The illusion of choice

I’ve talked about the fascinating research of Barry Schwartz and the paradox of choice. Simply stated, the more choices you have the more unhappy you are. Why? Because you can imagine the other thing you didn’t choose.

I’ve also talked about the default setting and why they matter. When you go to the grocery store and choose to buy cookies, you are now choosing which snack you are going to have later. Another way to think about this is the default station in your car. There is a dial right next to it to search for music, and yet, we go to the default setting.

Indeed, cognitive load is real.

There is a third thing to consider about the illusion of choice. That when you go to the store, you are likely to find 100 different types of toothpaste to choose from.

The interesting thing is that the majority of toothpaste is created by only three brands. Crest, Colgate and Sensodyne make up over 50% of the market. And the same is said about the cereal you eat (four companies control 85% of the market share) to the car you drive (59% by four companies).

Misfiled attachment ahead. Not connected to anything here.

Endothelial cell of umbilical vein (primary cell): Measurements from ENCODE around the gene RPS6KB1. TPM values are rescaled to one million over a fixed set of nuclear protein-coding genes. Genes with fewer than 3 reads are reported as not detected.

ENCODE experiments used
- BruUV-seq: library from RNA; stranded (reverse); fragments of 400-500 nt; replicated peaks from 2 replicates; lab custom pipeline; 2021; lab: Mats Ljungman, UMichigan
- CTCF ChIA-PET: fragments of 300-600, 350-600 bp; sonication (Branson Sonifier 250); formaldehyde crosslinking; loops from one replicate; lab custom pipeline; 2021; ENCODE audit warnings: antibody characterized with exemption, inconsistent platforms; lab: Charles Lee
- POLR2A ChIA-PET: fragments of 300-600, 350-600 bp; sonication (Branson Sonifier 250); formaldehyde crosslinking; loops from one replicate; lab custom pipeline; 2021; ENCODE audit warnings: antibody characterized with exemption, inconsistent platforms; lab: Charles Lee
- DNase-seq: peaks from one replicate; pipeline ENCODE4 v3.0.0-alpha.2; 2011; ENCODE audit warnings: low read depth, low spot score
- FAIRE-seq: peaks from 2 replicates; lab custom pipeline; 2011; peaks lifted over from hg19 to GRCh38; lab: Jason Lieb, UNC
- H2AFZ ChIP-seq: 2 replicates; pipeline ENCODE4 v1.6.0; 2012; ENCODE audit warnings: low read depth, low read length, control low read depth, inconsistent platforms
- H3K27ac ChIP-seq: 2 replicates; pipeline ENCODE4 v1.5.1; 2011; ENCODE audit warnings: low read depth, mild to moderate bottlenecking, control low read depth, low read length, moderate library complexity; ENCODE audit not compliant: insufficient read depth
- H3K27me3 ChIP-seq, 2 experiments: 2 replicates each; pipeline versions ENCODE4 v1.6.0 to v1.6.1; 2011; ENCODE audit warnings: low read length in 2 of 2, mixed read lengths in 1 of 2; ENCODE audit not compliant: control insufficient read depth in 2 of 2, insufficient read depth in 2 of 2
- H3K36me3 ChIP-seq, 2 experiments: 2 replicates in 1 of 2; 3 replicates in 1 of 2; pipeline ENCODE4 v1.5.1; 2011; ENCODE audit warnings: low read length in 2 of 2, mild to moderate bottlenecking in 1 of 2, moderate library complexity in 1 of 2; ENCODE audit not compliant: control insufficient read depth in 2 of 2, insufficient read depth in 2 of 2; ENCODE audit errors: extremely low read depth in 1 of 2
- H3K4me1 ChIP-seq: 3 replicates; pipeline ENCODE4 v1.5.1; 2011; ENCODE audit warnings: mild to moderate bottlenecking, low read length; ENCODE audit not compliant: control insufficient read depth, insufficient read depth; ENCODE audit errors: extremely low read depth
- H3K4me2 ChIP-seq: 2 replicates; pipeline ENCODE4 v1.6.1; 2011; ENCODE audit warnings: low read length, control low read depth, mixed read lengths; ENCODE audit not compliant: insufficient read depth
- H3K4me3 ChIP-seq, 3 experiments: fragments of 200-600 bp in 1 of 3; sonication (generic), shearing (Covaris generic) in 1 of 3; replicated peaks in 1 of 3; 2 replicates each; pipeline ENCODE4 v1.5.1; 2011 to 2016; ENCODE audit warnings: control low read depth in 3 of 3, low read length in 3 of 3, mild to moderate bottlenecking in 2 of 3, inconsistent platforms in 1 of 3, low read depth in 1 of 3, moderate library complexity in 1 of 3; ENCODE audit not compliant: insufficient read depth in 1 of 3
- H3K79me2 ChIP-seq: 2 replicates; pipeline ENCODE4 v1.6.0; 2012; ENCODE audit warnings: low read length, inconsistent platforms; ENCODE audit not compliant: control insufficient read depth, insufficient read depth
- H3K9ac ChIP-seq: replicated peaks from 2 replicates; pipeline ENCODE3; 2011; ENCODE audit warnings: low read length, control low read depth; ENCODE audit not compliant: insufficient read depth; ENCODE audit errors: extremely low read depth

Is it any surprise then, that the US has less choice, higher bills and slower internet? Or that 100 companies have been the source of more than 70% of the world’s greenhouse gas emissions since 1988.

In a paradoxical manner, we have created this market that the more choice you have the less you are able to choose from.

Choice isn’t about which flavor of toothpaste but who made it.